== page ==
“Democracy, here? That is a joke!” remarked Veronica, one of the thousands of “rechazados” who failed to be admitted to Latin America’s largest public university (UNAM) and leading representative of the “Yo Soy 132 Movement.” For this 19–year old student, who preferred her last name not to be used, Mexico has simply “ceased to exist” as a nation. What Mexico and the rest of the continent need to guarantee some sense of economic and political independence, she affirms with passion, “is a spiritual revolution led by our youth. We must unite to destroy the neoliberal structure once and for all! Call me utopian, but I just don’t see another solution to our otherwise bleak Latin American reality.”
Many might indeed dismiss Veronica’s dreams as simply “utopian,” as she, herself, reluctantly suggests. But Veronica is not alone. Today thousands of students from all over Latin America are protesting for different motives, and like Veronica, they too are calling for continental unity with young students at the vanguard. The most militant young activists in Chile, Venezuela, Argentina, Bolivia, Puerto Rico, Mexico, Colombia and Brazil are demanding deep structural changes to radically transform the societies in which they live. Others are protesting to obtain specific university reforms, and aware of the rich history of student activism in Latin America, they are demanding respect for academic freedom, democracy and university life.
Scholars have traced the first student uprisings to the 17th century, but a championing of youth as active agents of political and social change is a fairly recent phenomenon. Ricardo Flores Magón, Jose Vasconcelos, Julio Mella, Raul Haya de la Torre, Fidel Castro, Che Guevara, Carlos Fonseca, José Mujica, and Dilma Rousseff (among many others) initiated their “revolutionary dreams” as young student activists, and once in power, they all recognized the importance of youth in their distinct visions of the Americas. Every single decade of the 20th century, in fact, has witnessed a significant student uprising and all of the most influential parties in Latin America have tried to co-opt and/or negotiate with disgruntled student activists by creating their respective youth wings. In particular, there have been three key moments when Latin American students shook up the status quo and in so doing assumed the role of key protagonists in history: the 1920s, the more turbulent 1960s, and more recently, the anti-neoliberal 1990s-2000s.
“The youth you are now living is a form of power; it is you who must employ it.”—José Enrique Rodó
As positivism, or the application of scientific management to direct human progress, began to show signs of decadence at the turn of the 20th century, youth captured the attention of influential intellectuals across Latin America. The Uruguayan José Enrique Rodó emerged as the most influential of these writers as a result of his famous essay, “Ariel” (1900) in which he celebrated youth as a “heroic idea” and as the “promising future” of the Hispanic continent. He called upon young universitarios, in particular, to assume more active roles as “missionaries” and “philanthropists.” Echoing Rodó’s words and in direct response to the Spanish-American War of 1898, the Argentine writer Manuel Ugarte also saw youth as a promising collective identity capable of taking a more critical stance against the physical and spiritual invasions of the imperialist North. José Vasconcelos and Pedro Henríquez Ureña expressed similar sentiments in Mexico and Central America. For these young arielistas (who embraced “Ariel” as a political manifesto), the idealized future depicted by Rodó required the rejection of the “cannibalistic dogmas” of positivism in favor of the “Christian values” and “beauty” that the Hispanic continent shared. In particular, they encouraged their fellow students to shun the materialistic aspects of the North, the detrimental consequences of Social Darwinism, and the fetishism of positivist science, which they saw as engrained in the Latin American educational system.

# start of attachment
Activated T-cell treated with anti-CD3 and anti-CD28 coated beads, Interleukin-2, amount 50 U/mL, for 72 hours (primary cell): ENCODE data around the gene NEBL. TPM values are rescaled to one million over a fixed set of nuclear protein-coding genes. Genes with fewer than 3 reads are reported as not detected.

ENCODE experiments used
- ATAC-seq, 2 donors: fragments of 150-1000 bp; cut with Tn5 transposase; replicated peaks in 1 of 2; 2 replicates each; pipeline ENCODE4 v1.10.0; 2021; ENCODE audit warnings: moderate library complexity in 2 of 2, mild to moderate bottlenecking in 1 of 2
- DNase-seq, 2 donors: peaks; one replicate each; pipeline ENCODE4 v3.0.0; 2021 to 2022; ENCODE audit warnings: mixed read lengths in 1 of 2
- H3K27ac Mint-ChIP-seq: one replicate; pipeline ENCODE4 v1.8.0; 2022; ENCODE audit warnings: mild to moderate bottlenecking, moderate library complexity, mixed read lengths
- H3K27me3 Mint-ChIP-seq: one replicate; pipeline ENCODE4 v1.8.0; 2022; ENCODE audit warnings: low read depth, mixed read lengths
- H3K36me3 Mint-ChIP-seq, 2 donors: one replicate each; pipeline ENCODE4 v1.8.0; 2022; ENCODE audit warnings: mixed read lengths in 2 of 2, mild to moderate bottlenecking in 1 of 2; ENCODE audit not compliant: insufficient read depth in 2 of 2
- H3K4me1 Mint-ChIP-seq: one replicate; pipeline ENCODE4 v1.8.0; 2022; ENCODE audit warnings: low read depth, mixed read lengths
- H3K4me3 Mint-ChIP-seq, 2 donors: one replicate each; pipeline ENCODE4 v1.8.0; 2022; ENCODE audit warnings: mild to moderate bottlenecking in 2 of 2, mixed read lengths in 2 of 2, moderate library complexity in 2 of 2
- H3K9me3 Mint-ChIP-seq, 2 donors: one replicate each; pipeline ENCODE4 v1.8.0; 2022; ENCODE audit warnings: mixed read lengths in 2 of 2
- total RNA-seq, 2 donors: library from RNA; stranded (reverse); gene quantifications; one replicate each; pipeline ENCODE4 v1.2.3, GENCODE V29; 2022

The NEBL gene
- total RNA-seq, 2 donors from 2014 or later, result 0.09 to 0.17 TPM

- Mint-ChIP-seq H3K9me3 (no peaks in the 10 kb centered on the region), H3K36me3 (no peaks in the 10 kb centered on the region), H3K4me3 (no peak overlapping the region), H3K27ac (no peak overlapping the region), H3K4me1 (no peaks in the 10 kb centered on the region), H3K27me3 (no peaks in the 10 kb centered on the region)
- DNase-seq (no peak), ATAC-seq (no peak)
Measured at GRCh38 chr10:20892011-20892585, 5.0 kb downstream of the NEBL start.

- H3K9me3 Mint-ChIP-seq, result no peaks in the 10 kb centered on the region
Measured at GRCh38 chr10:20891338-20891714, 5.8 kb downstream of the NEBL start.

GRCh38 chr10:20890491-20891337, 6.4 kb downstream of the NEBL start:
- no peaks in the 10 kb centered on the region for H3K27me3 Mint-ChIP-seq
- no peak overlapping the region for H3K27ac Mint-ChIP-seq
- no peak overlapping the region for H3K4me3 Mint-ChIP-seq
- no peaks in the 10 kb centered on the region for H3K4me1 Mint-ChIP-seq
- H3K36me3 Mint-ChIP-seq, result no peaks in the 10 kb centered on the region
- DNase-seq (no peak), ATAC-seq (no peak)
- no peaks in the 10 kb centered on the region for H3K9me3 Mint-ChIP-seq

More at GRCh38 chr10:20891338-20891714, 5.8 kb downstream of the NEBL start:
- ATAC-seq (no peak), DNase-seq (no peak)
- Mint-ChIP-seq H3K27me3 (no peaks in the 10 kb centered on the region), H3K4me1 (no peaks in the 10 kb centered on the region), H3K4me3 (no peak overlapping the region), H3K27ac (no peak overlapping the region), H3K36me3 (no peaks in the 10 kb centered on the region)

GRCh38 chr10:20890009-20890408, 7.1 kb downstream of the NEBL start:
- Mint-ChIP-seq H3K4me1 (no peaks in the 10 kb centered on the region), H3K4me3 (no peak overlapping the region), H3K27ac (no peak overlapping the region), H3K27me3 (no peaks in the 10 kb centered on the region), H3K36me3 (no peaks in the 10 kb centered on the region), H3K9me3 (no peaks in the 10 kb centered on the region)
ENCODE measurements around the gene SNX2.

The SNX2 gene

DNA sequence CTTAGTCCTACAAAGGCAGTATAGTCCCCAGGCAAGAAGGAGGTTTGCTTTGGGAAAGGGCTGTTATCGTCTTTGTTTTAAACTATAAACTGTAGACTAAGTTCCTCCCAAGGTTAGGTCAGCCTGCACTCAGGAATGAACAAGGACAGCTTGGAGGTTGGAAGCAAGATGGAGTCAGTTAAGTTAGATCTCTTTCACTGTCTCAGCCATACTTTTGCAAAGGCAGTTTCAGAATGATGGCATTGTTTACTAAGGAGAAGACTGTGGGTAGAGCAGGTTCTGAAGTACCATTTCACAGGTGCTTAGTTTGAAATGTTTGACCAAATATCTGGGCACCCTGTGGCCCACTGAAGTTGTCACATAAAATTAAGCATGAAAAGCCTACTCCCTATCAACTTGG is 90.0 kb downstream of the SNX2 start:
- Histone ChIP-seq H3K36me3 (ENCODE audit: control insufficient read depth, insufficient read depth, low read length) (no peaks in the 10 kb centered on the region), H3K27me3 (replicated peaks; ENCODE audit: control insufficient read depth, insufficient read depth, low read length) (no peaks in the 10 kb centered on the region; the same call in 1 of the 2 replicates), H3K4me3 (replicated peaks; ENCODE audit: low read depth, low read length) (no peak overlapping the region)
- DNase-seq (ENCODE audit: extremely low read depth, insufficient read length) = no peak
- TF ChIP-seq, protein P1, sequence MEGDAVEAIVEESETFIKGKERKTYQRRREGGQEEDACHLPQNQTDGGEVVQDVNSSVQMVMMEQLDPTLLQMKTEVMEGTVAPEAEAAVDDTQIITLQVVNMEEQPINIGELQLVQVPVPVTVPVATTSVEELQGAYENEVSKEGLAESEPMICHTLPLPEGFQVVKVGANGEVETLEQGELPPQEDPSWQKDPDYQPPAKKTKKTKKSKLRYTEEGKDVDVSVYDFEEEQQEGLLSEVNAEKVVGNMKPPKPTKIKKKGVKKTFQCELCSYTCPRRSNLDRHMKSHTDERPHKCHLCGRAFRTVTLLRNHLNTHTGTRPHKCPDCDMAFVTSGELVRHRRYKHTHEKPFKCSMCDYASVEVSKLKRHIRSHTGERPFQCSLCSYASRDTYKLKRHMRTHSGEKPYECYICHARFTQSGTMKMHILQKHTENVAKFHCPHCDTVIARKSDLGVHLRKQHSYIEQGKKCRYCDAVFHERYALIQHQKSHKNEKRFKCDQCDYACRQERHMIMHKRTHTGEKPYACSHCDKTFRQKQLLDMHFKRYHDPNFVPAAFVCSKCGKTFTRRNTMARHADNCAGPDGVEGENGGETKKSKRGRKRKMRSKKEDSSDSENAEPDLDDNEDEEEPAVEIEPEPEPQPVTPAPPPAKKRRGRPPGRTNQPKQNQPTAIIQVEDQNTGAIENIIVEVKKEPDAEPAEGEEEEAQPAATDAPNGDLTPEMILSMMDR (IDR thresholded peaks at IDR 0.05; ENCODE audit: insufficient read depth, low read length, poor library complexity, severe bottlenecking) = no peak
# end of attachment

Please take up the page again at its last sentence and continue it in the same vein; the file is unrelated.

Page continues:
The language of social justice and independence that characterized the Mexican and Bolshevik revolutions (1920-1917) further spurred young Latin Americans to envision a new era of great hope. In contrast, for an increasing number of university students the culmination of World War I awakened a new feeling of unprecedented doubt in Western civilization. Similarly, for many students and rising intellectuals, the 1929 economic depression signaled the “inevitable demise” of capitalism.
In this ambivalent environment of despair and great hope, the Argentine writer José Ingenieros encouraged young Latin Americans to accept social responsibility and embrace a stronger sense of nationalism and hemispheric solidarity. But first, he warned students, it was crucial to reform the archaic institution of the university, which had failed to adapt to the new Latin American reality. In agreement with rising intellectuals in Mexico, Peru, Chile and Uruguay, he argued “the university ought to be a school of social and political action.” Together, they called for a democratization of Latin American universities and argued that the control of these institutions needed to be wrested away from the elites so that higher education would be available to all who could benefit from it, regardless of their social or economic standing.